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Roundtable: Managing political & event risk. Part 6

Leading industry figures Wayne Bowers, Philip Chandler, CFA, Eoin Murray, Thomas Schäubli, and Jason Voss, CFA discuss the challenges that investment professionals face when managing political and event risks, and look at some of the implications of recent political developments.


In this roundtable, originally published in CFA UK’s magazine Professional Investor (PI), we continue the discussion on the subject of political risk. You can read the previous questions of the conversation here

PI: What are the biggest risks that you see going forward, whether political risk, or event risk? How will this affect markets?

Wayne Bowers: There is likely to be a prolonged period of uncertainty in European and UK markets with volatility in related currencies. Further risks lie ahead with the US election in November and elections in Europe into 2017. At Northern Trust Asset Management, we believe one of the main risks currently is central bank fatigue. Investors, politicians and some central bankers are increasingly raising questions on the benefits of accommodative policy. Loss of confidence would be self-defeating for its effectiveness going forward. Brexit, which is the “tip of the spear” for the populist movement is another risk that could affect markets going forward. This will mainly depend on its evolution and influence on others – most directly on other European countries looking to leave the European Union. Despite broad market interest in US elections, we view political developments as one of many potential drivers of financial market fundamentals.

Thomas Schäubli: From the Swiss perspective, it’s definitely the future of the relationship between Switzerland and the EU. A topic that has become much more complicated, by the way, after the Brexit vote. From a broader perspective, we are seriously troubled by the return of geopolitical tensions. For a few years, it looked as if failed states and terrorism would be the greatest security challenges of our time. Now, tensions in the South China Sea are rising; Russia is destabilizing the EU’s borders; and Syria is the site of a great power proxy war, something many of us deemed a thing of the past. If one of these developments would suddenly escalate, it would almost certainly seriously shake up financial markets. But in the meantime, the most immediate risks are the constitutional referendum in Italy and of course the upcoming elections in France, the Netherlands and Germany, which all face serious domestic challenges.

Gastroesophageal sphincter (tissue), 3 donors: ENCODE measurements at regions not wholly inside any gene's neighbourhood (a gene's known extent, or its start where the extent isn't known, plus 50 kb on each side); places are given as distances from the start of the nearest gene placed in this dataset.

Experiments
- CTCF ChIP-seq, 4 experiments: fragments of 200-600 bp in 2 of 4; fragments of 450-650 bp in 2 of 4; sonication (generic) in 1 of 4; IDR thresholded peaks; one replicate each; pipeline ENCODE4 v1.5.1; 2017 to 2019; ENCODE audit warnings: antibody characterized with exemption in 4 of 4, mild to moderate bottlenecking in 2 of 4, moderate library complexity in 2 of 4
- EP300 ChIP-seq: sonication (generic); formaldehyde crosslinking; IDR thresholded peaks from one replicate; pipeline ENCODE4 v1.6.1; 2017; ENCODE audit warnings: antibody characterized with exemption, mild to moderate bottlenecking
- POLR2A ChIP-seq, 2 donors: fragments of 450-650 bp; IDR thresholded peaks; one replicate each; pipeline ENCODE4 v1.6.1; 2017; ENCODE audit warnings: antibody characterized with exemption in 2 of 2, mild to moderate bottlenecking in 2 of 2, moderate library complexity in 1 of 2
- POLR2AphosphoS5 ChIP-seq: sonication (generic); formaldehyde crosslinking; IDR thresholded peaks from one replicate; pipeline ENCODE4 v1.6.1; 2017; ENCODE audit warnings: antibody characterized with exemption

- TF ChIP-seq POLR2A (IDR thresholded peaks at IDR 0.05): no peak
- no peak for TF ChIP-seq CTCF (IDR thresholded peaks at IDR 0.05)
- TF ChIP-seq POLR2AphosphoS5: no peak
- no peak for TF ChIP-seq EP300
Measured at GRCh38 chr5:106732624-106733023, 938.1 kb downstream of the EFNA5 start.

Philip Chandler: There are a host of big risks out there: the intertwining of economic and political fates across developed markets, the future of Europe, and Chinese debt to name but three; but perhaps the biggest risk for investors is the opportunity cost of sitting on the sidelines if we’re too afraid to take risk. Ultimately it’s all about good portfolio construction which allows us to take diversified risks that we’re comfortable with.

Eoin Murray: Currently there are a large number of political risks on the horizon – some, like the outcome of the US elections, are well understood, while others, such as the upcoming Italian constitutional referendum, will be less so. The Troika must embark on further negotiations with a Greece that is still weighed down by debt and hampered by the burden of austerity, while next year the new, incoming US president must deal with raising the debt ceiling. In terms of elections, the Netherlands, France and Germany all head to the ballot box over the next year or so, the results of which, including the potential for EU disintegration, might all have implications for financial markets.

Jason Voss: The rise of populist movements on the left and right and their unification in being anti-capitalist is a large risk. Another is the ongoing dispute over shipping ways in the South and East China Seas that look set to boil over in the near future. Yet another risk is the possible dissolution of the EU owing to its continued low economic growth, inability to coordinate fiscal policies, and failing demographics. Last, is the very poor demographics of most of the top GDP performers globally. In other words, these populations are rapidly aging and not being replaced by younger generations. This promises to keep economic growth low, and political tensions high.

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